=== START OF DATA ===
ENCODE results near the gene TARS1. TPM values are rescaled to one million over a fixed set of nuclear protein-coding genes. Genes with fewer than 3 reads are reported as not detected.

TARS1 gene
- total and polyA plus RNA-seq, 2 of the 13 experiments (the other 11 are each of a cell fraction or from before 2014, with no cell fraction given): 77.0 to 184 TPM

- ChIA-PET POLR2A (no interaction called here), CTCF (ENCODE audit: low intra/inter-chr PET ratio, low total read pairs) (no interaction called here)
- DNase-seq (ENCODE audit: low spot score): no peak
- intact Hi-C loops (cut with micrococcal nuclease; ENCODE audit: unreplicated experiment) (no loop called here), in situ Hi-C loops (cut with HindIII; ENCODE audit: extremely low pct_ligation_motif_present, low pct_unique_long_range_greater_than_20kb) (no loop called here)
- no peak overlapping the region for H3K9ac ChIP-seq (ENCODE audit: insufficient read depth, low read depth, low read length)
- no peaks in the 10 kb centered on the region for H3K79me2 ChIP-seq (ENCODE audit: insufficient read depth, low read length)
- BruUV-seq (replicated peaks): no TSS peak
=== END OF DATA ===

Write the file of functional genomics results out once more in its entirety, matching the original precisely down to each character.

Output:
ENCODE results near the gene TARS1. TPM values are rescaled to one million over a fixed set of nuclear protein-coding genes. Genes with fewer than 3 reads are reported as not detected.

TARS1 gene
- total and polyA plus RNA-seq, 2 of the 13 experiments (the other 11 are each of a cell fraction or from before 2014, with no cell fraction given): 77.0 to 184 TPM

- ChIA-PET POLR2A (no interaction called here), CTCF (ENCODE audit: low intra/inter-chr PET ratio, low total read pairs) (no interaction called here)
- DNase-seq (ENCODE audit: low spot score): no peak
- intact Hi-C loops (cut with micrococcal nuclease; ENCODE audit: unreplicated experiment) (no loop called here), in situ Hi-C loops (cut with HindIII; ENCODE audit: extremely low pct_ligation_motif_present, low pct_unique_long_range_greater_than_20kb) (no loop called here)
- no peak overlapping the region for H3K9ac ChIP-seq (ENCODE audit: insufficient read depth, low read depth, low read length)
- no peaks in the 10 kb centered on the region for H3K79me2 ChIP-seq (ENCODE audit: insufficient read depth, low read length)
- BruUV-seq (replicated peaks): no TSS peak